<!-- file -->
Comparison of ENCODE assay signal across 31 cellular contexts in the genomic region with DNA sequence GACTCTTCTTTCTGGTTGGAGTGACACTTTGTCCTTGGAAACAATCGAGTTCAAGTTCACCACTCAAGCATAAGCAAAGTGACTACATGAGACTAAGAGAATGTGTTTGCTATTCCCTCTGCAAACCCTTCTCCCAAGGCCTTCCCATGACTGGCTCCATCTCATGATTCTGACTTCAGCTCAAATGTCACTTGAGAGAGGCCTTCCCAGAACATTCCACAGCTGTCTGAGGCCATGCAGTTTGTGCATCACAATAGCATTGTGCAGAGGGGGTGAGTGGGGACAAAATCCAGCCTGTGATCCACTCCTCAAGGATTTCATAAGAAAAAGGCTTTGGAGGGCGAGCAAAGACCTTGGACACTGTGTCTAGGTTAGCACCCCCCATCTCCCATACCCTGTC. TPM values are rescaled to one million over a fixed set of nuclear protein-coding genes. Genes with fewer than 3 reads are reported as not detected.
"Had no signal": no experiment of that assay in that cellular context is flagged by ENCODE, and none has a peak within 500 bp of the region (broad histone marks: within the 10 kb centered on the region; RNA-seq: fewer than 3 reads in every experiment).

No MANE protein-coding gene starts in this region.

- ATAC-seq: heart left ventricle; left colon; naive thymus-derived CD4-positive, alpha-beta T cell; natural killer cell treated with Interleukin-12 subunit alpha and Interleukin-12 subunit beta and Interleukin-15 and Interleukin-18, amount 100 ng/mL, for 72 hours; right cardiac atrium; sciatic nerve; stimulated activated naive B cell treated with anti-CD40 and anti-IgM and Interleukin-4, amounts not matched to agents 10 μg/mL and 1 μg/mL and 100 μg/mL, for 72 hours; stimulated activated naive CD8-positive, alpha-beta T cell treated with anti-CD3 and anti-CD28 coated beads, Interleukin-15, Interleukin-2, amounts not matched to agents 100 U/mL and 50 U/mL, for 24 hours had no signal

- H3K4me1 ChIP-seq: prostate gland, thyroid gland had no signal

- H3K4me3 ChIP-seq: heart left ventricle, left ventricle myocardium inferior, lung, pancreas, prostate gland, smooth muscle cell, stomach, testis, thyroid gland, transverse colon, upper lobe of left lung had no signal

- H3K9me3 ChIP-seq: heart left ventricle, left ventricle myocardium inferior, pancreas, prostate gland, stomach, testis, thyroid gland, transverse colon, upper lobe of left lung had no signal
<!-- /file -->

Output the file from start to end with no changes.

Comparison of ENCODE assay signal across 31 cellular contexts in the genomic region with DNA sequence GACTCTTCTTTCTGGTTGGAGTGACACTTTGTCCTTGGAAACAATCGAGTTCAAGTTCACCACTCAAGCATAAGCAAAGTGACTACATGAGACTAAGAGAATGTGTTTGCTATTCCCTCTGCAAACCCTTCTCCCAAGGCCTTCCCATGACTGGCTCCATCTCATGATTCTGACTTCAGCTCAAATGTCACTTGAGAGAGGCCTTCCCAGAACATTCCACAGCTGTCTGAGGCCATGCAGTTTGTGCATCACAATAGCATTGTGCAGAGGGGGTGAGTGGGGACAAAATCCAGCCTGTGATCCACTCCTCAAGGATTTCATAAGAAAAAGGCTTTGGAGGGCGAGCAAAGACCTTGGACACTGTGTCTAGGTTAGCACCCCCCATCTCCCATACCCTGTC. TPM values are rescaled to one million over a fixed set of nuclear protein-coding genes. Genes with fewer than 3 reads are reported as not detected.
"Had no signal": no experiment of that assay in that cellular context is flagged by ENCODE, and none has a peak within 500 bp of the region (broad histone marks: within the 10 kb centered on the region; RNA-seq: fewer than 3 reads in every experiment).

No MANE protein-coding gene starts in this region.

- ATAC-seq: heart left ventricle; left colon; naive thymus-derived CD4-positive, alpha-beta T cell; natural killer cell treated with Interleukin-12 subunit alpha and Interleukin-12 subunit beta and Interleukin-15 and Interleukin-18, amount 100 ng/mL, for 72 hours; right cardiac atrium; sciatic nerve; stimulated activated naive B cell treated with anti-CD40 and anti-IgM and Interleukin-4, amounts not matched to agents 10 μg/mL and 1 μg/mL and 100 μg/mL, for 72 hours; stimulated activated naive CD8-positive, alpha-beta T cell treated with anti-CD3 and anti-CD28 coated beads, Interleukin-15, Interleukin-2, amounts not matched to agents 100 U/mL and 50 U/mL, for 24 hours had no signal

- H3K4me1 ChIP-seq: prostate gland, thyroid gland had no signal

- H3K4me3 ChIP-seq: heart left ventricle, left ventricle myocardium inferior, lung, pancreas, prostate gland, smooth muscle cell, stomach, testis, thyroid gland, transverse colon, upper lobe of left lung had no signal

- H3K9me3 ChIP-seq: heart left ventricle, left ventricle myocardium inferior, pancreas, prostate gland, stomach, testis, thyroid gland, transverse colon, upper lobe of left lung had no signal